Are you prepared for disaster?

What changes can we make to our lives to deal with the economic and energy crises ahead? Have you already started making preparations? Got tips to share?

Moderator: Peak Moderation

vtsnowedin
Posts: 6596
Joined: Fri Jan 07, 2011 10:14 pm
Location: New England ,Chelsea Vermont

Post by vtsnowedin »

kenneal - lagger wrote:IBC containers of 1000ltr or 1200 ltr are the cheapest option. Black is best for above ground storage and white for dug in below ground but you can get away with white above ground. You'll get some algal growth but we haven't found it a great problem.

If you are going to bury them we've found that filling them with water and then backfilling around them with soil is OK without using concrete lining as long as the water table is below the container. If the water table is above about quarter way up the container you would be advised to concrete the thing in as if you empty it with water around it it might float and pop out of the ground. You would need soil or concrete over the top to weigh it down.

You need to form a reinforced concrete cover to it with a manhole for access. If it's only pedestrian access 12mm rebars at 150 centres in a 150 slab with 50mm cover to the steel should last for ever although you could get away with less steel.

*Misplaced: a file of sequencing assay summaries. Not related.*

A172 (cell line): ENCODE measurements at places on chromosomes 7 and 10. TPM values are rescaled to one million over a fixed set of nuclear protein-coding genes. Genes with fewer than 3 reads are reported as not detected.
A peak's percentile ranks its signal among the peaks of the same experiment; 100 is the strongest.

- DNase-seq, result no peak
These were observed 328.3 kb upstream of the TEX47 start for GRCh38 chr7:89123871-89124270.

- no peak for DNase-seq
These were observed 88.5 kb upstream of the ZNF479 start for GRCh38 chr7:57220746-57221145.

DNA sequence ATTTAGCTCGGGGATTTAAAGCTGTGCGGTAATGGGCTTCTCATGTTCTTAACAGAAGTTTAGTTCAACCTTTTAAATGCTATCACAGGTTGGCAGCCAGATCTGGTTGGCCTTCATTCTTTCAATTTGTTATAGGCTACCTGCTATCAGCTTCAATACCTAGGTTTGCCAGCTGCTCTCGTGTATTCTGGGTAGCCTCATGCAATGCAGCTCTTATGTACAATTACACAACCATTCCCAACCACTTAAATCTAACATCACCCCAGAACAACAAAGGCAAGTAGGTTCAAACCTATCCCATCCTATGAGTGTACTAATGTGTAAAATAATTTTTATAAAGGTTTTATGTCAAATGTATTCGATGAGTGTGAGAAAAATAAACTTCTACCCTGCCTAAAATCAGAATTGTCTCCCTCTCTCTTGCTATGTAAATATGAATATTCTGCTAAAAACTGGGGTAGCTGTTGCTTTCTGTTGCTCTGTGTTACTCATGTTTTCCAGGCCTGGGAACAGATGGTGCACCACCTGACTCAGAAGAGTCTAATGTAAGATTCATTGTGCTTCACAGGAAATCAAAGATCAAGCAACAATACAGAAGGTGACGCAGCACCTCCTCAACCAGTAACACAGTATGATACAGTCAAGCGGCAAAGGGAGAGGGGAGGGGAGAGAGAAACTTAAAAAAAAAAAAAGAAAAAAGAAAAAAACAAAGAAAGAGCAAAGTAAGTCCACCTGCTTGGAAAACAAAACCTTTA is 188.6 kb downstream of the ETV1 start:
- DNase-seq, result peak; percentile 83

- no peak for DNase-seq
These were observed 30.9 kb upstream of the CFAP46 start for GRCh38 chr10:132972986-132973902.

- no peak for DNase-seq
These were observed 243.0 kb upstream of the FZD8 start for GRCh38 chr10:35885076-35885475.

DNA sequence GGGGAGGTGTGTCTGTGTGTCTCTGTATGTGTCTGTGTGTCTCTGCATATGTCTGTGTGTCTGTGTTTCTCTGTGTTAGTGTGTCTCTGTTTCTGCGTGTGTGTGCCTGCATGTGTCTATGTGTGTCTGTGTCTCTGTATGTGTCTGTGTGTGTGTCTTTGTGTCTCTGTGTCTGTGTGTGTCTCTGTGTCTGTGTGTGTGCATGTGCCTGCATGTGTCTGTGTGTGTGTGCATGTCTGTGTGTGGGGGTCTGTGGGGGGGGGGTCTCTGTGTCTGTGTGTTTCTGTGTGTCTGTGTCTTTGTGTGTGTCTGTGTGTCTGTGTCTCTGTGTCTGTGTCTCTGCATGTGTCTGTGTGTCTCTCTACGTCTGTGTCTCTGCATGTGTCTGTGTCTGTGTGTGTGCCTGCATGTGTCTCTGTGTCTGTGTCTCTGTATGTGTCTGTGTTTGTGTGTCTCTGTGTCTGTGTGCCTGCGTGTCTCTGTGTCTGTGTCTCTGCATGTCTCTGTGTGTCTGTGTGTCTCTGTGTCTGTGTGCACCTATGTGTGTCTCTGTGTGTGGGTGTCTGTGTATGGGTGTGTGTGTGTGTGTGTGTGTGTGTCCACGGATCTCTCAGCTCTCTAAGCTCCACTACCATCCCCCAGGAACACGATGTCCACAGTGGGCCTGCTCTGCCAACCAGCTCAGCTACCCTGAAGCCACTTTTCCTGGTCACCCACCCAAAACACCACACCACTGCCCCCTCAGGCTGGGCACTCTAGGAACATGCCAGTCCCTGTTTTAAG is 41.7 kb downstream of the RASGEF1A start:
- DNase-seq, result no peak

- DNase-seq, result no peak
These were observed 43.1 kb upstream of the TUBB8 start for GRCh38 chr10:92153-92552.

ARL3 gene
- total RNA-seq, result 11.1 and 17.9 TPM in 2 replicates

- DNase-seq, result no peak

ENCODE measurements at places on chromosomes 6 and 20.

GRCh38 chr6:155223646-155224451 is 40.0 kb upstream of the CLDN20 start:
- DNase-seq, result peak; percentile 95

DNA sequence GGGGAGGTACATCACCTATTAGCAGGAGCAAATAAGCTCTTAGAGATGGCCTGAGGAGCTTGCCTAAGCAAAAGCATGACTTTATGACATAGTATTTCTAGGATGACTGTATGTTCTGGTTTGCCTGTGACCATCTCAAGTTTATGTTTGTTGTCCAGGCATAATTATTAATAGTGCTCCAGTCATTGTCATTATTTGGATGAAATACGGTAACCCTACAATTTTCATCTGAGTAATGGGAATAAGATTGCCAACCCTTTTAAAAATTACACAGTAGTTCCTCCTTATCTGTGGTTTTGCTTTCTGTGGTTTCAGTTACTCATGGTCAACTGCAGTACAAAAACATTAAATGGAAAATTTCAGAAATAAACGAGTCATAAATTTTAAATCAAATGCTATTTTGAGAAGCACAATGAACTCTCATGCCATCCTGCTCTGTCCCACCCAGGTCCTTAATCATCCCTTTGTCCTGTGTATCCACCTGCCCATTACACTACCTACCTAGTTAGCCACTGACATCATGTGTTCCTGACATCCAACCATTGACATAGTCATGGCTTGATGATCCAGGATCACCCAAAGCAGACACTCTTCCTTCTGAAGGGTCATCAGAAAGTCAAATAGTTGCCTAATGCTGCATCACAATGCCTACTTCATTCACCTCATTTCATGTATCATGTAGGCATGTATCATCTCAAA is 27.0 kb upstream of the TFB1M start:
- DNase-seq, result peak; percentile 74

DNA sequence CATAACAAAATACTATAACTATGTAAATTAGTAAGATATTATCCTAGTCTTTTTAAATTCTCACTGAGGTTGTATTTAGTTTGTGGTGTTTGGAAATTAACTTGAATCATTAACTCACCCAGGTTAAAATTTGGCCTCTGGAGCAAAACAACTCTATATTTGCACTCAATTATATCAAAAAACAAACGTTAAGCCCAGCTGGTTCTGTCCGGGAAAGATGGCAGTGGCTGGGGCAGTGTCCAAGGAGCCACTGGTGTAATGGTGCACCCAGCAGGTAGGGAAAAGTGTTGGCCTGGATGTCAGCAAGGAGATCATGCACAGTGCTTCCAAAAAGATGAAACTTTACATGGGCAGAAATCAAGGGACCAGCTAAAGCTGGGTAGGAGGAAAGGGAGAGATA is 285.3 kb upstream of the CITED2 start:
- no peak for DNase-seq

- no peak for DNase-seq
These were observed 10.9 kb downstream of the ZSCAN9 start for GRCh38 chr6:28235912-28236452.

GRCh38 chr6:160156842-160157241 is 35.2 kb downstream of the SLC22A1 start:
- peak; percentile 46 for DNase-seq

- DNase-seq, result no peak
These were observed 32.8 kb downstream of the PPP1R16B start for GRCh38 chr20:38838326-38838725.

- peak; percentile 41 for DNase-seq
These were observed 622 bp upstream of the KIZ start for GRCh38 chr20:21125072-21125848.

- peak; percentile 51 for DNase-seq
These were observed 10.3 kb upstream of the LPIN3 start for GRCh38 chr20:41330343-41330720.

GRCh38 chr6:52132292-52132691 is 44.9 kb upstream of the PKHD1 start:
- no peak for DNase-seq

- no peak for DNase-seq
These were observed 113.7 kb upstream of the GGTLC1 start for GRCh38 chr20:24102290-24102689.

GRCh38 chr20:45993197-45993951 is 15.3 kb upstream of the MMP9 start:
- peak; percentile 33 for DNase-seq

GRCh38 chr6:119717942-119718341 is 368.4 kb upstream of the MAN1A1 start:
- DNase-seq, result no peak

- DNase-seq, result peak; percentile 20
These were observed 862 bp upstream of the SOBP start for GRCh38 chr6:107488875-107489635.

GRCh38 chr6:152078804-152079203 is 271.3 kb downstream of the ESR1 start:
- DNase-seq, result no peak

Another option in high water table conditions is steel straps over the tank anchored into dead-man concrete blocks or a slab of sufficient weight in the unlikely event of it being empty at the time of a flood. But think about it! If your empty water tank pops to the surface during a flood event what harm can it do? And if you did not have it full, How lousey a planner and survivor are you?
kenneal - lagger
Site Admin
Posts: 12604
Joined: Wed Sep 20, 2006 2:35 am
Location: Newbury, Berkshire
Contact:

Post by kenneal - lagger »

In use such a tank can be expected to be emptied, or nearly emptied, on occasions.
Action is the antidote to despair - Joan Baez
User avatar
emordnilap
Posts: 14636
Joined: Wed Sep 05, 2007 4:36 pm
Location: here

Post by emordnilap »

kenneal - lagger wrote:In use such a tank can be expected to be emptied, or nearly emptied, on occasions.
Yup. Here in rainy Ireland, our below-ground tanks are often empty (and often overflowing...) - fun.